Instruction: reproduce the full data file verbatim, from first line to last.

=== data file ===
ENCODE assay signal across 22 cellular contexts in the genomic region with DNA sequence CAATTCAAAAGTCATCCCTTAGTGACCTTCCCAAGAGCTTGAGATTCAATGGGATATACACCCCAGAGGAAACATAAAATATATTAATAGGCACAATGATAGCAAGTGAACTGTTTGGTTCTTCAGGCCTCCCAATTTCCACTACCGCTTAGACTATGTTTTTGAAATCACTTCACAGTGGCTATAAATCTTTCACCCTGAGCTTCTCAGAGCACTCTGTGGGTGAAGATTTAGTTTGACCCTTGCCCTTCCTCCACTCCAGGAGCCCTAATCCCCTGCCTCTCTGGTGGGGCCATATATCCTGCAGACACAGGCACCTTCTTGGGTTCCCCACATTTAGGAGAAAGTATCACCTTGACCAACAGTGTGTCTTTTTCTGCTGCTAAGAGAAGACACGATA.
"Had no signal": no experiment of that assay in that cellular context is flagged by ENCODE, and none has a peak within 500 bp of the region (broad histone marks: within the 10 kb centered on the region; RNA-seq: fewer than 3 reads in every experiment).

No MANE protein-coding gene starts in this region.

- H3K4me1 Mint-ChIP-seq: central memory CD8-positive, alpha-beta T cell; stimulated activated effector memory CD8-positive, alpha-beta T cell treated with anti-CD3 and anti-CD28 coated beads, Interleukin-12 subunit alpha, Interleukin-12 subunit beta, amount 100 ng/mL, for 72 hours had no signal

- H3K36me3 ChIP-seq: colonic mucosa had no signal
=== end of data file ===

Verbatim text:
ENCODE assay signal across 22 cellular contexts in the genomic region with DNA sequence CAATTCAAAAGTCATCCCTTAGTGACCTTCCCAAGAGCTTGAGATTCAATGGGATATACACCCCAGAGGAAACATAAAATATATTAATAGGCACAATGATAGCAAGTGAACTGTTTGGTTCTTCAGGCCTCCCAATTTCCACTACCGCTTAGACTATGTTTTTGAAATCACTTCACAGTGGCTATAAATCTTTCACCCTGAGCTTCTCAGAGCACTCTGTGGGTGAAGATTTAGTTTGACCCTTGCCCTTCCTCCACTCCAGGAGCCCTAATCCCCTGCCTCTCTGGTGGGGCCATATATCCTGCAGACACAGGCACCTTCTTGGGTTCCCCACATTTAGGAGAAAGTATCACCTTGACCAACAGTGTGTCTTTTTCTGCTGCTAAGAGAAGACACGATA.
"Had no signal": no experiment of that assay in that cellular context is flagged by ENCODE, and none has a peak within 500 bp of the region (broad histone marks: within the 10 kb centered on the region; RNA-seq: fewer than 3 reads in every experiment).

No MANE protein-coding gene starts in this region.

- H3K4me1 Mint-ChIP-seq: central memory CD8-positive, alpha-beta T cell; stimulated activated effector memory CD8-positive, alpha-beta T cell treated with anti-CD3 and anti-CD28 coated beads, Interleukin-12 subunit alpha, Interleukin-12 subunit beta, amount 100 ng/mL, for 72 hours had no signal

- H3K36me3 ChIP-seq: colonic mucosa had no signal